Controlled substances significantly increase a practice’s compliance obligations, but it is nearly impossible to practice without them. Drugs—and certain chemicals used to make drugs—are classified into five distinct categories known as schedules (I-V), depending upon the drug’s acceptable medical use and the drug’s abuse or dependency potential. Schedule I drugs have a high potential for abuse and the potential to create severe psychological and/or physical dependence. As the abuse potential decreases, the drug schedule number increases, with Schedule V drugs representing the least potential for abuse.
The mission of the Drug Enforcement Administration (DEA) is to enforce the controlled substances laws and regulations of the United States. DEA law enforcement has three divisions:
- Enforcement: the most important division
- Diversion: investigative power, but no law enforcement power without calling in the enforcement division.
Compliance with controlled sub stance regulations is essential. Vet practices are often targeted for theft of controlled substances, and these drugs can cause significant harm in society when they are used outside of the law. For example, ketamine has been used in cases of date rape.
A vet practice might come under the DEA spotlight through a complaint by a disaffected employee, the arrest of an individual with controlled drugs that were improperly dispensed, or a reported loss of large amounts of controlled substances.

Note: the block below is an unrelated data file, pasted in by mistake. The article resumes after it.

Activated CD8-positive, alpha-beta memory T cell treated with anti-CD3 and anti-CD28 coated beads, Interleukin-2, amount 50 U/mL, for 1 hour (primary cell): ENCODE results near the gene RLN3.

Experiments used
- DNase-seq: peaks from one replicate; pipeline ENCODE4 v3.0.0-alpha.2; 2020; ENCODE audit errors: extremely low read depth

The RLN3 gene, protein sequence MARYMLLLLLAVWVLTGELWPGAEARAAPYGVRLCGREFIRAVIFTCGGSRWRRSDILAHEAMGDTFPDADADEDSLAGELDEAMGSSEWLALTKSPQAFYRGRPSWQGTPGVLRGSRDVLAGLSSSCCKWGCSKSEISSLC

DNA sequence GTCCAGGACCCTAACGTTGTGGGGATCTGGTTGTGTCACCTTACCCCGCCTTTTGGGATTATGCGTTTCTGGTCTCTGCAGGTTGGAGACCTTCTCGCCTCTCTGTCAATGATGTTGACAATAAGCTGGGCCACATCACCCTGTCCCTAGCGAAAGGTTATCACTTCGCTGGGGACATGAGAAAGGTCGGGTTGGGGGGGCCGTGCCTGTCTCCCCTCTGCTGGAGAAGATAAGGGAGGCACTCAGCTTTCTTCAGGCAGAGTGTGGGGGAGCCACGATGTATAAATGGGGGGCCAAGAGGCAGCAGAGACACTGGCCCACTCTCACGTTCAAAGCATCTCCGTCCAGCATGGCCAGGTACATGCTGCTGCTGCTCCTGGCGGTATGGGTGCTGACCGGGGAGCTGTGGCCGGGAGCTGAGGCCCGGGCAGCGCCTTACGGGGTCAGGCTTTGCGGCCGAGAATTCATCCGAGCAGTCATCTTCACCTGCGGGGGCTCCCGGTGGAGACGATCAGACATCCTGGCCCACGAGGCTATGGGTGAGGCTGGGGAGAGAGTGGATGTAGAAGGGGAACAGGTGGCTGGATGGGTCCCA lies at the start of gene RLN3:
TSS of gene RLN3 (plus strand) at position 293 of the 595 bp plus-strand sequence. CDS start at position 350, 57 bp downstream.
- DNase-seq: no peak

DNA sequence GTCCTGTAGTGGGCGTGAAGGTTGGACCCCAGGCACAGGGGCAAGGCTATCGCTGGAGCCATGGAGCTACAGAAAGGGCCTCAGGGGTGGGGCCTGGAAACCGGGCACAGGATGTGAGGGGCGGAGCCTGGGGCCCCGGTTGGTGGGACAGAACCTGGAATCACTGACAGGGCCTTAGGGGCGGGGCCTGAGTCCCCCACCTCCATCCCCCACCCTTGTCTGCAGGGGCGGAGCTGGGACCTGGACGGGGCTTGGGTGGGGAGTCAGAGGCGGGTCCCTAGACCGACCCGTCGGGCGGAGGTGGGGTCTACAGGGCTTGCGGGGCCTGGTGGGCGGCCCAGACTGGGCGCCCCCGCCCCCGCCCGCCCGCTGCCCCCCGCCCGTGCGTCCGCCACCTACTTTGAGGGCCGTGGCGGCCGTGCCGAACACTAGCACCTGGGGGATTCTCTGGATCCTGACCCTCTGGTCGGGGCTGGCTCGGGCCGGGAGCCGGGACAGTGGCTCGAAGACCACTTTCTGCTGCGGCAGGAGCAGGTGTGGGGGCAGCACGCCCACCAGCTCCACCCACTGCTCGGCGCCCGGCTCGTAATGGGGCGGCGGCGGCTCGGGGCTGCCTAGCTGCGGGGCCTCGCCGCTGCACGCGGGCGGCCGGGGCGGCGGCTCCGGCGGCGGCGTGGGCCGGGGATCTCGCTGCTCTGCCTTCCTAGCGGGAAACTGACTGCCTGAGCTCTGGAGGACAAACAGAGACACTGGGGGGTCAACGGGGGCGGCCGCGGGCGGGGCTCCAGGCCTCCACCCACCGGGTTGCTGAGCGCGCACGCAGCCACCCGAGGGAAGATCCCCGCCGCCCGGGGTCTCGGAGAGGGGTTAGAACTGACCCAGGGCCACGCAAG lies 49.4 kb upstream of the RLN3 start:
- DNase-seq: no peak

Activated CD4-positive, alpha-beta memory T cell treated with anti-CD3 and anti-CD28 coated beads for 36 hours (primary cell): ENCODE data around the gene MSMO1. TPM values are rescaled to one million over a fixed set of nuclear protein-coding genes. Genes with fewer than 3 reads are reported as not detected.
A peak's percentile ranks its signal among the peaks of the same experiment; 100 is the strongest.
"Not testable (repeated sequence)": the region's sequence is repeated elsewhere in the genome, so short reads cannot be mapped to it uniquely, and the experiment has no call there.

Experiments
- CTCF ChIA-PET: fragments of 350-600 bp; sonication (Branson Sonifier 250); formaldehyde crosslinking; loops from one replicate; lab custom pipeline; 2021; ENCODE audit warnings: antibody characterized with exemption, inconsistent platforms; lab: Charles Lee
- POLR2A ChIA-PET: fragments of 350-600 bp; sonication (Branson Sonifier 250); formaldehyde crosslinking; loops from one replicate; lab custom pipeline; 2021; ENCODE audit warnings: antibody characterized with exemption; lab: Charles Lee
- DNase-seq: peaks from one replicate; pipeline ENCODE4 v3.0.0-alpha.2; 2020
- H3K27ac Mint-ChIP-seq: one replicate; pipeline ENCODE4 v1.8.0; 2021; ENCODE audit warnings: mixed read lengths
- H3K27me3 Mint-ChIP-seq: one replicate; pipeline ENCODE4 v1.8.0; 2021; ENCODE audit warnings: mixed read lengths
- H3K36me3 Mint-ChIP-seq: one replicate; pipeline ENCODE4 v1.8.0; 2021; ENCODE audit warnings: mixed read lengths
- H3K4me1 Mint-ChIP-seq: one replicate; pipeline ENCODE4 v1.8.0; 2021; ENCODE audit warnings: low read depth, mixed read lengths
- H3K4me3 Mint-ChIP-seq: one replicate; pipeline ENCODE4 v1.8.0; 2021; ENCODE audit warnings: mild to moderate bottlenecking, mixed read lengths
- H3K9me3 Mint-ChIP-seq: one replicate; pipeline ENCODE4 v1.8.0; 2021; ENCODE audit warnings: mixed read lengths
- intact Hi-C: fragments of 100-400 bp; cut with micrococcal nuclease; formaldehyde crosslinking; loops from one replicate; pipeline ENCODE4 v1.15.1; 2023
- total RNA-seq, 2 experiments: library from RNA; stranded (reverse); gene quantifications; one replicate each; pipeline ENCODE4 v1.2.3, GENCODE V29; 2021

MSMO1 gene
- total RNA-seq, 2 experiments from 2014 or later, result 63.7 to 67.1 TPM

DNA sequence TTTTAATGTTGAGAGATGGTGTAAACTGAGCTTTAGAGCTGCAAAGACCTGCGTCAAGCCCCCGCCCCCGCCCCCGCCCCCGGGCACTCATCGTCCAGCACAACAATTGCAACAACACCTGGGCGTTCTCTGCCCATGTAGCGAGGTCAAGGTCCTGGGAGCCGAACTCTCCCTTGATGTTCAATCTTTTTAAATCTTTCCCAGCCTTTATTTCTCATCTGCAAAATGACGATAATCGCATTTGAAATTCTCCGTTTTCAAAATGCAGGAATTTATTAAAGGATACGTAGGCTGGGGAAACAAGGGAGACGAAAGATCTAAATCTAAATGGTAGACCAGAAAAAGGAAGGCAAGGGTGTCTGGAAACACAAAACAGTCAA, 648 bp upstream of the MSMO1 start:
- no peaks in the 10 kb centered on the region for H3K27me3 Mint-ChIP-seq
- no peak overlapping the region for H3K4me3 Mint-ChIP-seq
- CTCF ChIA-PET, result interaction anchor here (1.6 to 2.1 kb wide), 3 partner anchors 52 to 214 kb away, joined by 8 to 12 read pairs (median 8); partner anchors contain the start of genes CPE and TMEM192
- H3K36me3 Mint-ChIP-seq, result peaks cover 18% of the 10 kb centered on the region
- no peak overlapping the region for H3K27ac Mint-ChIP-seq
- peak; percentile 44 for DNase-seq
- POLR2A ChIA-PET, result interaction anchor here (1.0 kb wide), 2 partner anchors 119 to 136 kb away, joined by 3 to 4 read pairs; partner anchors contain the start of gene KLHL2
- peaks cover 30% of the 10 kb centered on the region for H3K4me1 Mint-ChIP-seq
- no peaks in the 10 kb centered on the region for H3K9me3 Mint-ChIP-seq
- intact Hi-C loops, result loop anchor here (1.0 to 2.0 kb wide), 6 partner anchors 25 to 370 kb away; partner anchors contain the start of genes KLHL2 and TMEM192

Usually if a practice gets in trouble, it becomes a regulatory rather than a criminal prosecution. If a practice is visited by one DEA group (Diversion) in the morning and another (Enforcement) in the afternoon, this means that the regulatory division has called the enforcement division, and the situation is serious. If any false information is given to the Diversion division by practice representatives, or the Diversion division personnel have reason to believe that full cooperation is not being given by the veterinarian, the Enforcement division will be called.
If your practice discovers an issue with controlled substance compliance or theft, utilizing a DEA consultant is recommended. Most are former DEA employees who can provide valuable advice. It is best that any request for services of a DEA consultant originate from the practice’s attorney, so that there will be attorney/ client privilege about the findings of the consultation and deficiencies found.
Each practice is responsible for understanding and complying with the regulations described in Title 21 Code of Federal Regulations, PART 1300-END, which can be found at www.deadiversion.usdoj.gov/21cfr/cfr/index.html.
The following are some highlights from these regulations:
1. DEA Registration—Because each DEA registration requires separate control substance (CS) recordkeeping sites, separate storage of controlled substances and absolutely no co-mingling of controlled substances or controlled substance records, one option for practices is to have a “clinic” registration. All veterinarians are then listed and referenced under the clinic registration as -1, -2, etc. A simpler option is to have one registrant who acts as the primary registrant with subordinate agents. The primary registrant then has responsibility to supervise his agents, as he or she is responsible for their conduct. Remember: He/she is personally and fully responsible.